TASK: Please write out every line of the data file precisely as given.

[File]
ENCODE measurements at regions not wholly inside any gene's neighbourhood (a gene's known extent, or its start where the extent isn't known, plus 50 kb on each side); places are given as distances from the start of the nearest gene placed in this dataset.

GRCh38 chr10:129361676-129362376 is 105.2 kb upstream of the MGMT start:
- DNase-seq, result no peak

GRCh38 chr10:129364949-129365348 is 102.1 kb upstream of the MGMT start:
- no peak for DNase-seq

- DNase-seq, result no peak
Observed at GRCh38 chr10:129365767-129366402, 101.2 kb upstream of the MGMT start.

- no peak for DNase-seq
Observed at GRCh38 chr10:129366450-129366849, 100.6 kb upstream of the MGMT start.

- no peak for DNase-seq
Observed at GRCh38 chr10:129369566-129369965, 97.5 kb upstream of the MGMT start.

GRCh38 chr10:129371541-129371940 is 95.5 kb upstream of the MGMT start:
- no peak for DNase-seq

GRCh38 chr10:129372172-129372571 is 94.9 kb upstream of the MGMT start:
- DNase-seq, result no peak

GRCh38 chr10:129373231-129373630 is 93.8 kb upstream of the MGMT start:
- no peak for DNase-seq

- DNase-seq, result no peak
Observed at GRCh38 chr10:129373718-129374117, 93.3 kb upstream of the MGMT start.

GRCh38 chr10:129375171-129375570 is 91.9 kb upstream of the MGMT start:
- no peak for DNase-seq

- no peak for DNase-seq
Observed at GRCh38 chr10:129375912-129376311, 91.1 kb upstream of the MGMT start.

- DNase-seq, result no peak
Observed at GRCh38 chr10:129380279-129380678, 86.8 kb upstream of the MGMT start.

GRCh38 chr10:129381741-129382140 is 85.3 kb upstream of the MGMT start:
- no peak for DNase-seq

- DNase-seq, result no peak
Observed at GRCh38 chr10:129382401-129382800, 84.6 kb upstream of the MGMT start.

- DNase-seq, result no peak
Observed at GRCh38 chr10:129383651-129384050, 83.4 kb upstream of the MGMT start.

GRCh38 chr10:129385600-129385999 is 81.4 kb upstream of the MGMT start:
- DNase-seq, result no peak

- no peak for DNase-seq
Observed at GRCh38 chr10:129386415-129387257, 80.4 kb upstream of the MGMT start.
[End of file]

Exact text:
ENCODE measurements at regions not wholly inside any gene's neighbourhood (a gene's known extent, or its start where the extent isn't known, plus 50 kb on each side); places are given as distances from the start of the nearest gene placed in this dataset.

GRCh38 chr10:129361676-129362376 is 105.2 kb upstream of the MGMT start:
- DNase-seq, result no peak

GRCh38 chr10:129364949-129365348 is 102.1 kb upstream of the MGMT start:
- no peak for DNase-seq

- DNase-seq, result no peak
Observed at GRCh38 chr10:129365767-129366402, 101.2 kb upstream of the MGMT start.

- no peak for DNase-seq
Observed at GRCh38 chr10:129366450-129366849, 100.6 kb upstream of the MGMT start.

- no peak for DNase-seq
Observed at GRCh38 chr10:129369566-129369965, 97.5 kb upstream of the MGMT start.

GRCh38 chr10:129371541-129371940 is 95.5 kb upstream of the MGMT start:
- no peak for DNase-seq

GRCh38 chr10:129372172-129372571 is 94.9 kb upstream of the MGMT start:
- DNase-seq, result no peak

GRCh38 chr10:129373231-129373630 is 93.8 kb upstream of the MGMT start:
- no peak for DNase-seq

- DNase-seq, result no peak
Observed at GRCh38 chr10:129373718-129374117, 93.3 kb upstream of the MGMT start.

GRCh38 chr10:129375171-129375570 is 91.9 kb upstream of the MGMT start:
- no peak for DNase-seq

- no peak for DNase-seq
Observed at GRCh38 chr10:129375912-129376311, 91.1 kb upstream of the MGMT start.

- DNase-seq, result no peak
Observed at GRCh38 chr10:129380279-129380678, 86.8 kb upstream of the MGMT start.

GRCh38 chr10:129381741-129382140 is 85.3 kb upstream of the MGMT start:
- no peak for DNase-seq

- DNase-seq, result no peak
Observed at GRCh38 chr10:129382401-129382800, 84.6 kb upstream of the MGMT start.

- DNase-seq, result no peak
Observed at GRCh38 chr10:129383651-129384050, 83.4 kb upstream of the MGMT start.

GRCh38 chr10:129385600-129385999 is 81.4 kb upstream of the MGMT start:
- DNase-seq, result no peak

- no peak for DNase-seq
Observed at GRCh38 chr10:129386415-129387257, 80.4 kb upstream of the MGMT start.